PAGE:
This year, Facebook was listed as Glassdoor's top place to work in 2018, beating out other tech and social media giants by a fairly wide margin when it came to things like work environment, worker satisfaction, and overall employee experience. Naturally, then, Facebook has garnered a reputation for being a strong advocate for its employees and their respective growth.
Facebook's chief operating officer -- and pioneering woman in tech -- Sheryl Sandberg, explained what it was exactly they looked for in their employees when hiring workers. And surprisingly, it's not just previous work experience.
"Skills are more important than experience," she said in an interview with Glassdoor. "So, I would rather take a total superstar in another area and move them into a new job, than take someone who hasn't performed as well but has the right experience."
The reason for such an unconventional approach to hiring?
According to Sandberg, even though there are jobs that require a certain level of experience, she's found that "people with great skills can do more things well." So, when managing Facebook -- and recruiting for talent to bring to the team -- she looks for people who have more natural demonstrated skill than simply an arsenal of past experience.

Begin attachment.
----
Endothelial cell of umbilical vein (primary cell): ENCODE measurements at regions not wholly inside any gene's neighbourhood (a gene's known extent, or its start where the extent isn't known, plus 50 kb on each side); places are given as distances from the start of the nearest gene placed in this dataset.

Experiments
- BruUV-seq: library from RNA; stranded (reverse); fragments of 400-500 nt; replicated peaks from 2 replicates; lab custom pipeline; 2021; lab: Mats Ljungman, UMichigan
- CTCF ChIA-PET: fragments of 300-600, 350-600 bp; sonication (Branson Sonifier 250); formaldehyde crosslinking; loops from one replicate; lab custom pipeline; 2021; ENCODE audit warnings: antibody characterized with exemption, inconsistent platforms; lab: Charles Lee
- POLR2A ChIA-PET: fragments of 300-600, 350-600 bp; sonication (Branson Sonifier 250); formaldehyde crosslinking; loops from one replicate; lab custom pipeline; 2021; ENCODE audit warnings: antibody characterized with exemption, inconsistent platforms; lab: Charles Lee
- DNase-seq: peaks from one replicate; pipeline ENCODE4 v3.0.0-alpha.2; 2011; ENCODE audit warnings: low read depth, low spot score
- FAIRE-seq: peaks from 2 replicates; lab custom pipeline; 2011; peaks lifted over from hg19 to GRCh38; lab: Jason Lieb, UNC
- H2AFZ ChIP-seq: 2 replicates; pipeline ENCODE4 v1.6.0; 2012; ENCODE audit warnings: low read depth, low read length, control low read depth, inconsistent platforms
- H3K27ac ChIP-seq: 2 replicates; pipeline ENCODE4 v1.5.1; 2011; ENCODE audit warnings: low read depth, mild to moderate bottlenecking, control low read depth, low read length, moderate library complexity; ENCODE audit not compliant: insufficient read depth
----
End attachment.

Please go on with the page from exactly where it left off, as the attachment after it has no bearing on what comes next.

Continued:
Often, of course, that process happens simply by identifying people's strengths and propelling them in directions where they'll able to execute on those skills. Rather than just looking for people who are able to complete a predetermined number of tasks, Sandberg expressed that she felt that helping people grow was a crucial part of attracting and retaining top talent.
She felt that "some companies spend an awful lot of time...telling people what they're not good at, and trying to make them better," she shared. "We try to shift the focus onto strengths and spend more of our time identifying what people are good at, and finding jobs for them that play to their strengths."
Through her words, it's clear that Facebook knows how to emphasize worker strengths and keep its employees growing. So, maybe looking for skills -- in lieu of experience -- is the best way to propel worker satisfaction to the forefront, and keep the company thriving.